For many people, public speaking tops the list of immobilizing fears. And with e-mail and text-messaging becoming near-universal forms of communication, many of us don't get enough practice at just plain talking.
But there's an old-school solution in this digital age, and it beats the potentially psychologically scarring practice of visualizing audience members in their underwear: Toastmasters.
Since 1924, Toastmasters International has offered the chance to learn through self-paced speaking assignments at club meetings. The group has long attracted corporate climbers and entrepreneurs looking to enhance their speaking skills and confidence and parlay them into promotions and business opportunities.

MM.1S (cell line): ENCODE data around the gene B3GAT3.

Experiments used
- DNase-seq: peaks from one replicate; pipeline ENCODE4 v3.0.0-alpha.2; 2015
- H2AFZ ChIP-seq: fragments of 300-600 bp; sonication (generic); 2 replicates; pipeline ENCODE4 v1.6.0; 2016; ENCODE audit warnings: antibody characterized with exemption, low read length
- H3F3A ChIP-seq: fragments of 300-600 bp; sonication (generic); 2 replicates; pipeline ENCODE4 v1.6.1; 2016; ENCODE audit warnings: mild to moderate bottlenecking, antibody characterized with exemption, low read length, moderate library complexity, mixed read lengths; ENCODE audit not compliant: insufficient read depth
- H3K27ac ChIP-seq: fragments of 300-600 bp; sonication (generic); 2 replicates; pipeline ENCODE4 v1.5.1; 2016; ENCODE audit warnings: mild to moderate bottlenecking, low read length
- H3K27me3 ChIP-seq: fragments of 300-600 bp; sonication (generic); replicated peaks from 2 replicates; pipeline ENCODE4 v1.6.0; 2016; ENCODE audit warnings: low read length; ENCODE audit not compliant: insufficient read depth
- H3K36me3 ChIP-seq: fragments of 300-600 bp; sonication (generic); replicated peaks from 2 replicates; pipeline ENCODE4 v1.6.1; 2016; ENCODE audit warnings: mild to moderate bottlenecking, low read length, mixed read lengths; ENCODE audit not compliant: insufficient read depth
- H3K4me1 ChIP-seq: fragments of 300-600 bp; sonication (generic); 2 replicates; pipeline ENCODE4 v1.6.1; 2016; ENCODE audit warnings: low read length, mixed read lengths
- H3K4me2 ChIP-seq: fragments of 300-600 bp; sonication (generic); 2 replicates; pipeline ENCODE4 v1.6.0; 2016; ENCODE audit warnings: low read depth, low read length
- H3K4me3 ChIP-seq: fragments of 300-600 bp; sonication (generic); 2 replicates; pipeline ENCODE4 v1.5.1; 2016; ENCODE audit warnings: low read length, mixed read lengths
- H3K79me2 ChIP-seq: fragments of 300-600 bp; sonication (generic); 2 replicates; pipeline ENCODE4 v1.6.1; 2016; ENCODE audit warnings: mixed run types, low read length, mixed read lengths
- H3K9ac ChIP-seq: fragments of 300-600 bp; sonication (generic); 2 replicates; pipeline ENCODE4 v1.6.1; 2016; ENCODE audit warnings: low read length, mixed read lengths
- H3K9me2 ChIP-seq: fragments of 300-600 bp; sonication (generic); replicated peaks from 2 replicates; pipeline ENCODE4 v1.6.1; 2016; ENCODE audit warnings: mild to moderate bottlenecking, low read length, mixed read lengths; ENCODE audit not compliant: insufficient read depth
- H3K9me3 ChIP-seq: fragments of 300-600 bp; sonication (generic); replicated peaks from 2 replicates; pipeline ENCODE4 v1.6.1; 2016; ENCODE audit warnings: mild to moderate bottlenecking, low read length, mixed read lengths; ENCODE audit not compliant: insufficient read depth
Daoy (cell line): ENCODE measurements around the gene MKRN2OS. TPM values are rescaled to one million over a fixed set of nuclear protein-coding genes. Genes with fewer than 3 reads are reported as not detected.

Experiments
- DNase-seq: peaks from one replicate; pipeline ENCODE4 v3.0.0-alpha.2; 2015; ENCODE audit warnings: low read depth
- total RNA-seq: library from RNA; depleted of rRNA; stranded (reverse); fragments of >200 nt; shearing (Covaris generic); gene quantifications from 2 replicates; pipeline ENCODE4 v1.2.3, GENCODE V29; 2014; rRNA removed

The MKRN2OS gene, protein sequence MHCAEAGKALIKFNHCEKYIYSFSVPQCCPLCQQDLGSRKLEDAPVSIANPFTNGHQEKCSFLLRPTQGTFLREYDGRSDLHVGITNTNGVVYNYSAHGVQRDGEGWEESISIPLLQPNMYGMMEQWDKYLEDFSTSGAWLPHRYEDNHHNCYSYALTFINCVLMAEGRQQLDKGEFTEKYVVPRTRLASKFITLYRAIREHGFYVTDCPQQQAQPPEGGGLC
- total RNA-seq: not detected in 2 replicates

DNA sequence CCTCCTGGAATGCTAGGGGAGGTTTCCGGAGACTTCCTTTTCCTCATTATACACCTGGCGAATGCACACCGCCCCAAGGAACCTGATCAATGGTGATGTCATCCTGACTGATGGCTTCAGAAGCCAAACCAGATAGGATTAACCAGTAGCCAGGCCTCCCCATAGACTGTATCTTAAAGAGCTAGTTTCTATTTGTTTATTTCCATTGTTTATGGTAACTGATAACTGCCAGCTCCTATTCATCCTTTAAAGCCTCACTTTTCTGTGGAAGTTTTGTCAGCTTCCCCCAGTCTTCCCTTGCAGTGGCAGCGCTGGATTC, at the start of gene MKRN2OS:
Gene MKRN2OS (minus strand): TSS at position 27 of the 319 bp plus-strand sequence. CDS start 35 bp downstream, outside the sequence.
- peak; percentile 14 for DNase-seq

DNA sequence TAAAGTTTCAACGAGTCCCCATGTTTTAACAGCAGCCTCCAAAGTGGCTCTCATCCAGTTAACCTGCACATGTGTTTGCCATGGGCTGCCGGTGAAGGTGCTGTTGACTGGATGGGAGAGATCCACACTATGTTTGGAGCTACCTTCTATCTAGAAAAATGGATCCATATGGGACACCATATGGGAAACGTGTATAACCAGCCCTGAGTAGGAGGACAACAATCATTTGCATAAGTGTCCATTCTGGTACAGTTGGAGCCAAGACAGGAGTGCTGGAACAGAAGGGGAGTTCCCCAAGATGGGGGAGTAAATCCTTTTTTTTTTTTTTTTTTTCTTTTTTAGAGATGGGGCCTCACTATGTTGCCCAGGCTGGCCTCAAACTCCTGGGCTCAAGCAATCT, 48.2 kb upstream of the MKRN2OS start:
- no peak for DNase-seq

"It helped me a lot in the business world," said Ron Peña, who owns Aristo Office Equipment in Los Angeles. "I couldn't have accomplished what I have if it wasn't for Toastmasters."
Although membership was limited to men for nearly five decades, today's Toastmasters welcomes women and people of all ethnic backgrounds. And Toastmasters talk is cheap. Run on a volunteer model, the nonprofit organization charges a one-time initiation fee of $20, with local clubs assessing dues that run about $100 to $200 a year.
I first walked into a Toastmasters meeting a couple of years ago, on the advice of a friend who credited some of her personal and professional success to the skills she honed at club meetings. Public speaking once came easily for me, but my game had suffered after several years of working in the solitude of a darkened video-editing bay.